Feeling ambitious? Or maybe you're just planning a lazy day in camp. Either way, make the most of the moment. Cook some pancakes and spread Nutella on top. Want a truly decadent dessert? Make crepes, top them with Nutella and jam, and roll them up. Or pack a pound cake in your food bag and slather it with Nutella before slicing and serving.
Nutella as a Dip Fingers are fine, but you can also use breadsticks, pretzel logs, mini pretzels, and cookies. Don't overlook fresh fruit, either. Quarter Granny Smith or Red Delicious apples, then halve the quarters and use the resulting slices as spoons. Segments of navel orange work well, too, and grapes are great, while fresh strawberries are sublime. No fresh fruit in your pack? No problem. Use dried fruit, instead. Apricots are my number-one choice, but prunes, mango strips, or papaya strips are all first-rate.
Nutella and Ice Cream Ice cream? On a paddling trip? Sure. Read "Chill Out" to find out how to make it. Then, when your ice cream's ready to eat, stir in a generous helping of Nutella—or drop spoonfuls on top, if you prefer. Make an ice cream sundae by adding chopped nuts and a maraschino cherry. For a truly over-the-top treat on a day trip, pack some whipped cream in your soft cooler. It's the crowning touch.
Nutella in a Cup What could be easier than stirring a spoonful of Nutella into a mug of instant hot cocoa? Or maybe you fancy flavored coffees? If so, add Nutella to your cup of joe. Want an end-of-the-day treat? Carry the flavored coffee theme one step further and lift your spirits at the same time by adding some—spirits, that is. Any of the chocolate liqueurs work well, as does whisky (that's Scotch, not the other stuff), or give crème de menthe a try if the spirit moves you. (Don't mix whisky and crème de menthe, though!) For the ultimate hot drink after camp is made and night draws nigh, mix up a cup of choco-java, then spike it with your favorite spirit and stir in a couple of spoonfuls of Nutella. Bliss!
Nutella for Dessert Make no mistake: It's versatile stuff. Stir it into a cup of shelf-stable pudding. Vanilla and chocolate are obvious candidates, but feel free to experiment. Or how about Nutella tartlets? Make 'em at home and take 'em along. If you're not a pastry cook, begin with a store-bought, rolled-out pie crust. Pillsbury® markets these; so do other companies. Flatten the crust according to package directions. Next, dust lightly with flour and cut out as many rounds as you can. (Large parties or big appetites will require several pie crusts.) If you don't have a cookie-cutter—one three inches in diameter is about right—an inverted glass will do the trick. Now place a dollop of Nutella in the center of half the rounds. Don't add too much filling or your tartlets will spring leaks. Use the remaining rounds as covers, piercing them in the middle and pressing them over the filled halves to make a tidy, circular tartlet. To be sure your joinery holds, use a fork to crimp the edges before placing the tartlets on cookie sheets, and don't crowd them too close. Finally, bake your tartlets for between 18 and 20 minutes in an oven preheated to 400 degrees Fahrenheit. If you're in any doubt, use your eyes. When the tartlets are golden-brown on top, they're done. Cool completely, then pack in a rigid, airtight and waterproof container for the trail.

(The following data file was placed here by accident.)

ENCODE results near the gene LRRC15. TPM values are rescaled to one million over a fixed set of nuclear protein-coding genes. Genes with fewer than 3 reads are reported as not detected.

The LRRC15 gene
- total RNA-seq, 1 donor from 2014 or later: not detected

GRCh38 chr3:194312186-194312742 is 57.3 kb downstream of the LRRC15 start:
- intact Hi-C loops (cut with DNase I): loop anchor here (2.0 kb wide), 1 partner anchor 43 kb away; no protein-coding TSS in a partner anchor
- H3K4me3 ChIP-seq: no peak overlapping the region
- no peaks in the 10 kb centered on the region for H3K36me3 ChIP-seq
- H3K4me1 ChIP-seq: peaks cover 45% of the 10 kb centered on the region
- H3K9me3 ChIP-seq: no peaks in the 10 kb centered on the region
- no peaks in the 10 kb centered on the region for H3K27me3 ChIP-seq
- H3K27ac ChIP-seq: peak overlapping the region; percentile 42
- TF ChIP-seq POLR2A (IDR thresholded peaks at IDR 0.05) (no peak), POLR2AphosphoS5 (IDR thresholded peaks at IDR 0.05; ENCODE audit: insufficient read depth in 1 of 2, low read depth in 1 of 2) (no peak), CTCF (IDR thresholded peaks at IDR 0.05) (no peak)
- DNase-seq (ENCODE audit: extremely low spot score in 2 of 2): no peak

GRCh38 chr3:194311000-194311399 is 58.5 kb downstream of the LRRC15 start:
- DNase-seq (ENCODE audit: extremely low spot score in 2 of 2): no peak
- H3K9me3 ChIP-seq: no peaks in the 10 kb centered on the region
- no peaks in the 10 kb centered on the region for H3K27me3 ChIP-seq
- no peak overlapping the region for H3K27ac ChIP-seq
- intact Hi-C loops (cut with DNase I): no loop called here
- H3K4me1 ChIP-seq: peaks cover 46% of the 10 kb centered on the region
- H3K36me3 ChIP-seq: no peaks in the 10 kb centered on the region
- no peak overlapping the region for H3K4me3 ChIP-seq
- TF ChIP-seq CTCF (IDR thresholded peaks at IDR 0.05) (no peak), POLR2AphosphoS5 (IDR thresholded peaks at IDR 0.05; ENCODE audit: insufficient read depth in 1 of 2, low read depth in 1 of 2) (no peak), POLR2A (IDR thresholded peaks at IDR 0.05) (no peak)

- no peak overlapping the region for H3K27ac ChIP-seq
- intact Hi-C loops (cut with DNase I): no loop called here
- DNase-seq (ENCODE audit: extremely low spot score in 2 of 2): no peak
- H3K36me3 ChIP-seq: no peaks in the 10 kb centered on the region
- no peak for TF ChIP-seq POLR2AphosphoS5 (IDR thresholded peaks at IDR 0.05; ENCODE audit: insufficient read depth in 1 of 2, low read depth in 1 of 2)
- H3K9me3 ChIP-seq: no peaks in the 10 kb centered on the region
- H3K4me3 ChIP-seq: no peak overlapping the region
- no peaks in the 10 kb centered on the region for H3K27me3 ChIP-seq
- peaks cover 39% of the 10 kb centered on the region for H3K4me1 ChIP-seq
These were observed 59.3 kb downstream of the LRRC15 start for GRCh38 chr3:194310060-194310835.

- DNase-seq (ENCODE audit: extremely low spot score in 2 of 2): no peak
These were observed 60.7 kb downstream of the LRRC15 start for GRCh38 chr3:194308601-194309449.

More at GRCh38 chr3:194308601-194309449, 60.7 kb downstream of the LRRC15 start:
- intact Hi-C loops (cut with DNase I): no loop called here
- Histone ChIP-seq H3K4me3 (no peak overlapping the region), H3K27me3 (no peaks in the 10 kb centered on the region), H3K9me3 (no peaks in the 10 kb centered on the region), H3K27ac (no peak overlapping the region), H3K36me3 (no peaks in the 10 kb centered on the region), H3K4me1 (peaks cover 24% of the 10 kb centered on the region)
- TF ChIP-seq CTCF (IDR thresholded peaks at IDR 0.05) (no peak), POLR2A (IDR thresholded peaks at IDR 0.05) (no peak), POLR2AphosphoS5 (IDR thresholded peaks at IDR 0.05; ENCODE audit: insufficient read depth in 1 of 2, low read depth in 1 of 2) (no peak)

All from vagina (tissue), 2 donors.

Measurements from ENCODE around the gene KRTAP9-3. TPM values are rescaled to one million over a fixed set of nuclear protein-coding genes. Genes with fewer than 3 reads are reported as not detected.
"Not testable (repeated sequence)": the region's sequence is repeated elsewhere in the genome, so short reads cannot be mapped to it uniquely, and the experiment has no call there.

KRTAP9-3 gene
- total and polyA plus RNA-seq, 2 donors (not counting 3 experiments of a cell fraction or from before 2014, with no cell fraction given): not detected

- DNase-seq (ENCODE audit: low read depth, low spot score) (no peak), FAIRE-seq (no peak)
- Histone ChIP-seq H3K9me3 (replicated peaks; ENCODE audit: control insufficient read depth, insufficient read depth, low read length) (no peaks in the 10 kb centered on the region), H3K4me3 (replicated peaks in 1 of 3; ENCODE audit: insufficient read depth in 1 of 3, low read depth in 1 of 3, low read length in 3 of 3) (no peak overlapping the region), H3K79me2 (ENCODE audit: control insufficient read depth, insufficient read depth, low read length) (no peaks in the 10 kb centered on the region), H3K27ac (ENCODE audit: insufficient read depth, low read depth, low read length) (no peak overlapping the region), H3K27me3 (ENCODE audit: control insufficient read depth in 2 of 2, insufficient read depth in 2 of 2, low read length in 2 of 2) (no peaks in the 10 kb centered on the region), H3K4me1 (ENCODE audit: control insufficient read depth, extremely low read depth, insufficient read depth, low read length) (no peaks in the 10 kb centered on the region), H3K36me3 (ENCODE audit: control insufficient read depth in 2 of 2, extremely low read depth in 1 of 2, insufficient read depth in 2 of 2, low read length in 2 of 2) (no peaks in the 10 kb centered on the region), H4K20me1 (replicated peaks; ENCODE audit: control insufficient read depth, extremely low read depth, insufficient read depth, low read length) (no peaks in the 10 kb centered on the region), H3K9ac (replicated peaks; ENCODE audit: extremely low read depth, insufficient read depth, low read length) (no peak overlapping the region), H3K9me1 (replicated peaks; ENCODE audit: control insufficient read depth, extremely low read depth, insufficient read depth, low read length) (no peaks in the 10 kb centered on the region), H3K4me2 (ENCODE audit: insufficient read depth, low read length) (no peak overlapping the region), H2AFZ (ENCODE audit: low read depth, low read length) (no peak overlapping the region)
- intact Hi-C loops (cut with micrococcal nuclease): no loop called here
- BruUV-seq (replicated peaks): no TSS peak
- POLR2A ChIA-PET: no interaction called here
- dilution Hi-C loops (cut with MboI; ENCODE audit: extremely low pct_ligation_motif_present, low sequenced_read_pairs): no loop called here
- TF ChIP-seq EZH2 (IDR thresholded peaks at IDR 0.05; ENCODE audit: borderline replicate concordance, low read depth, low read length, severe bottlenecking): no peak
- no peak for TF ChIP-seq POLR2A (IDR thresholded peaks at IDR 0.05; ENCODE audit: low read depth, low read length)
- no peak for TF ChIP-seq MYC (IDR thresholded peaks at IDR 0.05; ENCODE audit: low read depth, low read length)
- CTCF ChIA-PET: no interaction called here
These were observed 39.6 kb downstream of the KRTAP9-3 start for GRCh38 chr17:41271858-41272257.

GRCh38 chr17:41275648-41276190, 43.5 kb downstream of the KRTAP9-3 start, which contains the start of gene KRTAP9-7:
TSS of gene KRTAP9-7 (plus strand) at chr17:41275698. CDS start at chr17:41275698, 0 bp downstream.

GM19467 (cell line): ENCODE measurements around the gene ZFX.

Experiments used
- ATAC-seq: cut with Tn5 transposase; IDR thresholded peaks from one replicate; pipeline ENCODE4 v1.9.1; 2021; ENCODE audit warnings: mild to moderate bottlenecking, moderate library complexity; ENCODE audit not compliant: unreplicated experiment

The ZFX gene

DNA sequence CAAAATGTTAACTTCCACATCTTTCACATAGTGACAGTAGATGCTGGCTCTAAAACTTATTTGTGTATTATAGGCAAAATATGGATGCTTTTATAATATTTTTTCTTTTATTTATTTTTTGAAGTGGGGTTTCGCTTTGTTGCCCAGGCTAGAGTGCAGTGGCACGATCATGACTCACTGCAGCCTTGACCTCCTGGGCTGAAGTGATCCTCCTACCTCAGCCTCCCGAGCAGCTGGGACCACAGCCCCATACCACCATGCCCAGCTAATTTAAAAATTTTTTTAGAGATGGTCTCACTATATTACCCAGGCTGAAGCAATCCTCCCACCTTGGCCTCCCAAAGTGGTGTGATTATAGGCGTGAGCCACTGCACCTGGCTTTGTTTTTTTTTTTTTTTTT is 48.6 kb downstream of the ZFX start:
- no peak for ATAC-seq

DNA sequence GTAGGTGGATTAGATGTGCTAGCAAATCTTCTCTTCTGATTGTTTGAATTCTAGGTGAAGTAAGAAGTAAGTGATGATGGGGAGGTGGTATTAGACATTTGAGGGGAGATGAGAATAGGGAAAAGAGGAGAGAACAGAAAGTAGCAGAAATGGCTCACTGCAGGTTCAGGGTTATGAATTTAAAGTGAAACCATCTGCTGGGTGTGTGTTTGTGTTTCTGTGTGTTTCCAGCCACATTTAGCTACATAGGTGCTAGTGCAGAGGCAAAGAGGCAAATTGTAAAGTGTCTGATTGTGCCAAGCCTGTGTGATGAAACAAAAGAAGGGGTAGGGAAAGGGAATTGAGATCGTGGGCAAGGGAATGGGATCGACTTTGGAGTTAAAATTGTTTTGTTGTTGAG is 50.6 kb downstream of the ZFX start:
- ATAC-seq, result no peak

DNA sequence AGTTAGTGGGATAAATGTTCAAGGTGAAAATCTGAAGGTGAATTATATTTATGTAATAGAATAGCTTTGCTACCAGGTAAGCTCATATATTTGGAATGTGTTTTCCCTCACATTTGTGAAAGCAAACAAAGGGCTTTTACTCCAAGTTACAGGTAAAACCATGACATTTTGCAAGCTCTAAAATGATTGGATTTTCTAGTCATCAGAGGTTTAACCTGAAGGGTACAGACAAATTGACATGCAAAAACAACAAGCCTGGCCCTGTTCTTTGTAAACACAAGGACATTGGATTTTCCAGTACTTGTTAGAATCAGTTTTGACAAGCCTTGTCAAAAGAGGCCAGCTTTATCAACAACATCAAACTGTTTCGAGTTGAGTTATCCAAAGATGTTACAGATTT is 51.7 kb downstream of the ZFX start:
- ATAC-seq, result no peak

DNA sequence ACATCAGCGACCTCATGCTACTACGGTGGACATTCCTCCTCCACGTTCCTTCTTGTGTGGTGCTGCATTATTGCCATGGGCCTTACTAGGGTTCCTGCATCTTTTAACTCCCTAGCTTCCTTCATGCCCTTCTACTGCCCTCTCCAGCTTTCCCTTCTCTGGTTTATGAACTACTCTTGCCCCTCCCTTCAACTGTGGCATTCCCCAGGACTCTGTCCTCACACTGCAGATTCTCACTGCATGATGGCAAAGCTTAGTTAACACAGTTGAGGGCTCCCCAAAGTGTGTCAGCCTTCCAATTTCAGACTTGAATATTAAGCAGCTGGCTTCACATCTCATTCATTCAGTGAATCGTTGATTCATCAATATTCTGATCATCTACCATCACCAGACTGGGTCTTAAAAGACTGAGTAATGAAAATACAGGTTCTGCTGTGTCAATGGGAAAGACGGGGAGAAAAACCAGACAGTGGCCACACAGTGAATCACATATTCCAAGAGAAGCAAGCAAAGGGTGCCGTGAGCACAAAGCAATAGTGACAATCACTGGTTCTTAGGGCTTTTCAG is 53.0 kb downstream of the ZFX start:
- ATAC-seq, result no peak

Want something truly special? Me, too. Here's a take-along dessert that—to my mind anyway—is in a class all its own:
Nutella Brownies If you share my passion for chocolate and hazelnuts, you won't want to pass these up. But be forewarned. They're picnic fare. They're not really suited to extended trips. And they won't last long in any case. If you make them more than 24 hours before you leave for the put-in, you'll probably have nothing left to take. They're that good.
The ingredients first:
1 quarter-pound stick of butter, plus a bit extra for the pan
6 ounces semisweet chocolate chunks
½ cup plus 2 tablespoons Nutella
1¼ cup granulated white sugar
¾ teaspoon salt
3 large eggs
¾ cup all-purpose flour
1 cup chopped hazelnuts (optional)
Preheat your oven to 350 degrees Fahrenheit. Butter an 8-inch-square baking pan and set it aside. Place the stick of butter and the chocolate chunks in the top of a double boiler and heat, stirring constantly. Just as the butter and chocolate reach the melting point, fold in ½ cup of Nutella and remove the saucepan from the double boiler. Whisk the sugar and salt into the chocolate-butter-Nutella melt. Then, when the mixture is smooth, whisk in the eggs, one at a time. Now fold in the flour. Use a gentle touch here. You don't want to over-mix. Add the chopped nuts last—if you're using them, that is.
Who could ask for anything more? Well, lots of people, as it turns out. Every year in early February, folks hailing from every point of the compass celebrate their consuming passion on World Nutella Day. The event attracts countless ingenious cooks, and a bit of searching on the Web will turn up hundreds (thousands?) of the many ways they've found to use Nutella—most of them delicious.
And what about you? Have you got a Nutella recipe to share? Then don't hesitate. Bring it on!
I'll never understand why it took me so long to discover Nutella, but I'd rather come late to the feast than never arrive at all. And now that I've stumbled on the "secret" that millions of other folks already knew, Nutella's become a regular addition to my pantry—and my food pack. How about it? Have you given Nutella a try? No? Then do yourself a favor. Get a jar and see what YOU think. I'm betting that you, too, will go nuts over Nutella.
Copyright © 2009 by Verloren Hoop Productions. All rights reserved.